Food Security in South Sudan
Rose Oliver, pictured on 8 August 2014, says she fled fighting in Juba in December 2013, and moved to the village of Kudo in Eastern Equatoria where she has relatives. She relates that, “There was a little bit of food, and we ate it all, and we had to buy from the market with money. We would buy just one bowl [of sorghum] and it's SSP 7.00. We would make small portions and it would last us seven days. Of course it's not enough, but we would drink water and it will fill the stomach.” She buys sugar on credit and uses it to brew alcohol which she sells to earn an income: “I don't have any other job, so where else can I get money?” Rose is illiterate, saying, “I didn't learn to write because I got married very early, at around 12. I got pregnant, so we went together [she and her husband] to Khartoum.” She relates that her husband was much older; she was his third wife. He has since passed away.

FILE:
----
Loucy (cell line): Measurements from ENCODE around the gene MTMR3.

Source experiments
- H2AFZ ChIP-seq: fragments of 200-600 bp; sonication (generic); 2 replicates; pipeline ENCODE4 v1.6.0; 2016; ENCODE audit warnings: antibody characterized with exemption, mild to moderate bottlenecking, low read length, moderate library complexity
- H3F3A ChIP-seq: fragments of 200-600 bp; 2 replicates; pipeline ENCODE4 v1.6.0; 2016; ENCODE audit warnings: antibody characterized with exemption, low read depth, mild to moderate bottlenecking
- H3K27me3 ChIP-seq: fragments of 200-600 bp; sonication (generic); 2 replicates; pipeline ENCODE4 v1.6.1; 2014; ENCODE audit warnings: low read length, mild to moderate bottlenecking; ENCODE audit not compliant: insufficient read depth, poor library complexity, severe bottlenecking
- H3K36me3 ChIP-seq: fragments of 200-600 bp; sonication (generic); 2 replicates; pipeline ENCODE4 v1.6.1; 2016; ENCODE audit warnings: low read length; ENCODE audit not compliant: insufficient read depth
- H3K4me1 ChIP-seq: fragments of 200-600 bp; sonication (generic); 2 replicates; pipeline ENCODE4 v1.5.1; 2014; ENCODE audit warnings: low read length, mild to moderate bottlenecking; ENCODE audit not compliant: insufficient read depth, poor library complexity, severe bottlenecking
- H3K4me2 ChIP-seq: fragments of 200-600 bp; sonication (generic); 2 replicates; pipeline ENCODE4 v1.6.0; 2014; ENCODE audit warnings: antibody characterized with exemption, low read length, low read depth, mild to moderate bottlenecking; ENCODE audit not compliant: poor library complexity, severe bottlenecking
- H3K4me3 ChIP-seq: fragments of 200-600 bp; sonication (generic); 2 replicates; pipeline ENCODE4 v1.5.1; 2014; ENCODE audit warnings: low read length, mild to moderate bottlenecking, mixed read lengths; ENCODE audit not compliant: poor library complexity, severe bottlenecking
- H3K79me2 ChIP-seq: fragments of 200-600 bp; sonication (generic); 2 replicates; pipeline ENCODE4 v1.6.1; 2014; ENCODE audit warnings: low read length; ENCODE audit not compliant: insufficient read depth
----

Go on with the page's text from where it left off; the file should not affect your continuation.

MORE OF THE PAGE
Due to a combination of drought in some parts of the country, the ravages of pests in others, and instability caused by war, many South Sudanese are facing acute food shortages and possibly famine.
To improve her chances of producing a viable harvest during the coming growing seasons, Rose received two 2kg of sesame seeds, one bucket of unshelled groundnuts, and 2kg of sorghum during a Plan International distribution. She has already planted the sesame and groundnuts, and will plant the sorghum in August, hoping for a good harvest in early 2015.